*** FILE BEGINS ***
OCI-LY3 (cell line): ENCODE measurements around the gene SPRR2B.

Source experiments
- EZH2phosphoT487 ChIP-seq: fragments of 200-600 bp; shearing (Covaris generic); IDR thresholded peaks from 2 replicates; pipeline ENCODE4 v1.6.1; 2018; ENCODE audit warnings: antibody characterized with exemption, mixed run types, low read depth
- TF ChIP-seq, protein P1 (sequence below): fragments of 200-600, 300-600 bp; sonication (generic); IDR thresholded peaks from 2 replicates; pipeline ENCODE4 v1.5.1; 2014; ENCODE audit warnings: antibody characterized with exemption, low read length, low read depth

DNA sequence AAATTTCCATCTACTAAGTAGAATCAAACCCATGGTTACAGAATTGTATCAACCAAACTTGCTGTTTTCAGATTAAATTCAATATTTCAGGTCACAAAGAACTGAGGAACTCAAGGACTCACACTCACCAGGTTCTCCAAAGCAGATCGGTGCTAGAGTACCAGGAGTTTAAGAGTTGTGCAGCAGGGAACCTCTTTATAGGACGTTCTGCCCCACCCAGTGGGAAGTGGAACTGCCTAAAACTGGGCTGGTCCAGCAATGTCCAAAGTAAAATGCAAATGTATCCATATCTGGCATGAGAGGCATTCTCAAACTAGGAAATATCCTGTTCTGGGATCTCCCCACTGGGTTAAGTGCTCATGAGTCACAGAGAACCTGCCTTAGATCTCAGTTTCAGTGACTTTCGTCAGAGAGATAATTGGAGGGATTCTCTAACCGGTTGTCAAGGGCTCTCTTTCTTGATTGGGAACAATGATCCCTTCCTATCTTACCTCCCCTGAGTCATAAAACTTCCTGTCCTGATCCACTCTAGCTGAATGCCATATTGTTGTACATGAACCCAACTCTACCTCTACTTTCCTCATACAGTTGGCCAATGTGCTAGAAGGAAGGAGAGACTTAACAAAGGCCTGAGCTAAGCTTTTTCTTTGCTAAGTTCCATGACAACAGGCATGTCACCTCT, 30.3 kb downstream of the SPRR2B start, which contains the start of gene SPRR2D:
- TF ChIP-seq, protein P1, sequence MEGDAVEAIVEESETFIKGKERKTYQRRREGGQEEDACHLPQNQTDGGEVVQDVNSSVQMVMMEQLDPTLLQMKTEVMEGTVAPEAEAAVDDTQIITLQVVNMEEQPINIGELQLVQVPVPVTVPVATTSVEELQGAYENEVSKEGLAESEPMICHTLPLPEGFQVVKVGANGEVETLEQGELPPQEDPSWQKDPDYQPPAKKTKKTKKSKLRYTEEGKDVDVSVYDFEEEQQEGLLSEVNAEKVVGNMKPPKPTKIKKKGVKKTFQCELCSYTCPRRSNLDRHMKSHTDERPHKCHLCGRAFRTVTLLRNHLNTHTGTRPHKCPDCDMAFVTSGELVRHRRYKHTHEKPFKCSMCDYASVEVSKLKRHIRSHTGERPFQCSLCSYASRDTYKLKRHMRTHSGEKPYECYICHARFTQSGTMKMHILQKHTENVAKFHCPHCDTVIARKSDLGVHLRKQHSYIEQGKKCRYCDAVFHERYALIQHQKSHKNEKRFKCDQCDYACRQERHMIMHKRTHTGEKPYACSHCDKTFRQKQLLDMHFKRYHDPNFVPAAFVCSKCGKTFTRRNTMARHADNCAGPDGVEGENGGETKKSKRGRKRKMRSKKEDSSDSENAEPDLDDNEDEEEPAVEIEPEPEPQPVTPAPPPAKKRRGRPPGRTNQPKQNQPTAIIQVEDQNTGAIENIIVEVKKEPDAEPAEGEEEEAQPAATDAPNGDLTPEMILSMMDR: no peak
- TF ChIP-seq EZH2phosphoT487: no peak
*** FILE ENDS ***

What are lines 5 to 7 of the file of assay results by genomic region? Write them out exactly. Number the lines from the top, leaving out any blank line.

DNA sequence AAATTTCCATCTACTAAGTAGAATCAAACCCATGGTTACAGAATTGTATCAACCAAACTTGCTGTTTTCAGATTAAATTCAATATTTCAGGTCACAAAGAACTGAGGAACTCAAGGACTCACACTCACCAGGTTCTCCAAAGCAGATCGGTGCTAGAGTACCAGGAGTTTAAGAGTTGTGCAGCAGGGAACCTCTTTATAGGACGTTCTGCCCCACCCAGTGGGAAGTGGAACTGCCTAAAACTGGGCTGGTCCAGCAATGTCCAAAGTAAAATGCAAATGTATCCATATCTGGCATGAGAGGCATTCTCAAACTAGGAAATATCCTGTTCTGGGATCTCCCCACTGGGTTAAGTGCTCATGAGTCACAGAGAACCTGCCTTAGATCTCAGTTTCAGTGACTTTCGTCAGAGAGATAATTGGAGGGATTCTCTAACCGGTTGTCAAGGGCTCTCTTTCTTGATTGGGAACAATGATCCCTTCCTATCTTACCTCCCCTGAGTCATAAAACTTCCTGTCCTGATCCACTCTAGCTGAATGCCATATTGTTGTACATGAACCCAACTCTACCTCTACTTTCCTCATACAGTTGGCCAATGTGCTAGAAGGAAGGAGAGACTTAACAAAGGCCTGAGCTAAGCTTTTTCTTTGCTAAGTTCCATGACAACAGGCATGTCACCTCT, 30.3 kb downstream of the SPRR2B start, which contains the start of gene SPRR2D:
- TF ChIP-seq, protein P1, sequence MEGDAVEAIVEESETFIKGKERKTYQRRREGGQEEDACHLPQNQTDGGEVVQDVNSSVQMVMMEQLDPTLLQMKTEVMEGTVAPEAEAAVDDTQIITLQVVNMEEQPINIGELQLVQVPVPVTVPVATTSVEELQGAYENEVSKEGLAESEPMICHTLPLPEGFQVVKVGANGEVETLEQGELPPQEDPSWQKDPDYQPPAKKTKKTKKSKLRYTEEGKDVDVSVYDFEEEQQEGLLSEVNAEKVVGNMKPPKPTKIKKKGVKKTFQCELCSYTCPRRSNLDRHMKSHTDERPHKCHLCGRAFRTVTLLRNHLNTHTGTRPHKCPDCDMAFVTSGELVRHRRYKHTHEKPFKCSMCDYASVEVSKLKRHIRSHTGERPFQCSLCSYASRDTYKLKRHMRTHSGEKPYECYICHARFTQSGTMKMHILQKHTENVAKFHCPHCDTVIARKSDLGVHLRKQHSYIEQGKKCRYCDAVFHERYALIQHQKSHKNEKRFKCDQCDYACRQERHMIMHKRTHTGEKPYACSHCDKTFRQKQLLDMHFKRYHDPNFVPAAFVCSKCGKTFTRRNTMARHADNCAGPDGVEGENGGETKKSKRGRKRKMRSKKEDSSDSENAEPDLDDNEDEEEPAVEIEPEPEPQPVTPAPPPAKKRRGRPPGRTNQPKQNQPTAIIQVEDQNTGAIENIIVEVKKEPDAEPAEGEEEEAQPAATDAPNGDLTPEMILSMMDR: no peak
- TF ChIP-seq EZH2phosphoT487: no peak